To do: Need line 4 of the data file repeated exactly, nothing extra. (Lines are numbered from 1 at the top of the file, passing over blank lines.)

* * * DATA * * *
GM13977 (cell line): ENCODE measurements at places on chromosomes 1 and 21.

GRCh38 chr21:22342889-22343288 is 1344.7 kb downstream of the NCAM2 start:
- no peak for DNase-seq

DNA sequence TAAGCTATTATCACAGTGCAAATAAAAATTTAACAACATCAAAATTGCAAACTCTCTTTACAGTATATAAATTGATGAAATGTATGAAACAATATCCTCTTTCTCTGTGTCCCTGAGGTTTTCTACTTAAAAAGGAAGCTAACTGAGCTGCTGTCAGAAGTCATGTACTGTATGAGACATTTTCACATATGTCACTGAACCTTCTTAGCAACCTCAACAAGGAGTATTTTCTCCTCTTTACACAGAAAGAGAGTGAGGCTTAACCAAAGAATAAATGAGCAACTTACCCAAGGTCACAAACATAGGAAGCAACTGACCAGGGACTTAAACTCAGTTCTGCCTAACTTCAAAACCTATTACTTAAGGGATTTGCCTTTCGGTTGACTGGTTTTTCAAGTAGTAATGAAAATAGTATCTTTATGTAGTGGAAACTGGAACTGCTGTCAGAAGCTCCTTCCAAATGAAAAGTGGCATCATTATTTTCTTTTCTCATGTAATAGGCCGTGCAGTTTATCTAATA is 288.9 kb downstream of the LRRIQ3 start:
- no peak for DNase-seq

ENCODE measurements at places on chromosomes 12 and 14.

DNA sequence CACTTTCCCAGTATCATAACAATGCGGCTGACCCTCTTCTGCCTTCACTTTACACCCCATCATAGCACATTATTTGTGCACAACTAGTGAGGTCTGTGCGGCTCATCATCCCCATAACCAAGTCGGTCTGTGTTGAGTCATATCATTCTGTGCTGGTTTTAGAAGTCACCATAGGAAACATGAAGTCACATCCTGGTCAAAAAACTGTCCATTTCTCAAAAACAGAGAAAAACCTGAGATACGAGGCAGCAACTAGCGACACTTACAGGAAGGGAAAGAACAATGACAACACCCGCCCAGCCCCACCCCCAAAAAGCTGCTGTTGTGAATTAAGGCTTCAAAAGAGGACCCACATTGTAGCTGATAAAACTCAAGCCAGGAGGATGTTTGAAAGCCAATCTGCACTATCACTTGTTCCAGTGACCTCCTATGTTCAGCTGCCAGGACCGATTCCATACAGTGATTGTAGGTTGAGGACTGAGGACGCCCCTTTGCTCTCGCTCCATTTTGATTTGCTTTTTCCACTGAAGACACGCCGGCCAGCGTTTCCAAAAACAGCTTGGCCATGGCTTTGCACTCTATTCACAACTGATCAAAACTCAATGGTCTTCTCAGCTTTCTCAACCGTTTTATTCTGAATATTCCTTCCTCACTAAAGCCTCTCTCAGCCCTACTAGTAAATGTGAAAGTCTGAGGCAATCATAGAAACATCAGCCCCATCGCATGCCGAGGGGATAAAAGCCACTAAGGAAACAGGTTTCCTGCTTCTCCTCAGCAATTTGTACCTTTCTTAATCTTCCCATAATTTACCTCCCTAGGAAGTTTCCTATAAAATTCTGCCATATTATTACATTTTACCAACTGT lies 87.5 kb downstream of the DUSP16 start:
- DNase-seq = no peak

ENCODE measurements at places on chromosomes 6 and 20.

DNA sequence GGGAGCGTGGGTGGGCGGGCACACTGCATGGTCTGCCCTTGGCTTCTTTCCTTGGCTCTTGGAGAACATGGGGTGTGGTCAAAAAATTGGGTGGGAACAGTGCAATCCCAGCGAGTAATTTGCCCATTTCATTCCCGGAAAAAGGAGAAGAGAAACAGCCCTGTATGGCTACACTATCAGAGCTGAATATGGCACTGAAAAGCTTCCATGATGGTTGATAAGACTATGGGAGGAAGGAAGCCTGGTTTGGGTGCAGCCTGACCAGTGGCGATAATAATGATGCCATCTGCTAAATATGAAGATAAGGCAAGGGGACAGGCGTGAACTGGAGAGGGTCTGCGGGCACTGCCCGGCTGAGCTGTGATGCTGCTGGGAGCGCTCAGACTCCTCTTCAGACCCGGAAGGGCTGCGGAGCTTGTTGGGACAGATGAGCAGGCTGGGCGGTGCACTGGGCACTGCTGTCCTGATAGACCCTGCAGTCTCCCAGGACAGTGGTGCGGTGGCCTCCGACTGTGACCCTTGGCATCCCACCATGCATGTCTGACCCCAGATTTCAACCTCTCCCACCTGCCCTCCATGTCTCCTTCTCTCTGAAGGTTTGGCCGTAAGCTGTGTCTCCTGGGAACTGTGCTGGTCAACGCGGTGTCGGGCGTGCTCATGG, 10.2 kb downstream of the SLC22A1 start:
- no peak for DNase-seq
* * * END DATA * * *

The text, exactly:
DNA sequence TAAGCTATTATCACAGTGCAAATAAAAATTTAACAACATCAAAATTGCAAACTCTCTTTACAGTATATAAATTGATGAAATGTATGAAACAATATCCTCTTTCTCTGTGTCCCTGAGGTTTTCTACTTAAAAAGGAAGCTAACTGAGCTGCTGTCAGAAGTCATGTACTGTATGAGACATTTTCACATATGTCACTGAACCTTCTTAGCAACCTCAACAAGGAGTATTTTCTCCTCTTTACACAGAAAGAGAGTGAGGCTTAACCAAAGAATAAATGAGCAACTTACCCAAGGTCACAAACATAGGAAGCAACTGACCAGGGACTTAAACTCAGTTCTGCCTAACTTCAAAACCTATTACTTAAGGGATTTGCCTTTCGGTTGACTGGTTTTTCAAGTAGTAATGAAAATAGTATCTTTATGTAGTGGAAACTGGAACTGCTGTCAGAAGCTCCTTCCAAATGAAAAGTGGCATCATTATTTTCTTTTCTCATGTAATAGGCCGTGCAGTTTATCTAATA is 288.9 kb downstream of the LRRIQ3 start: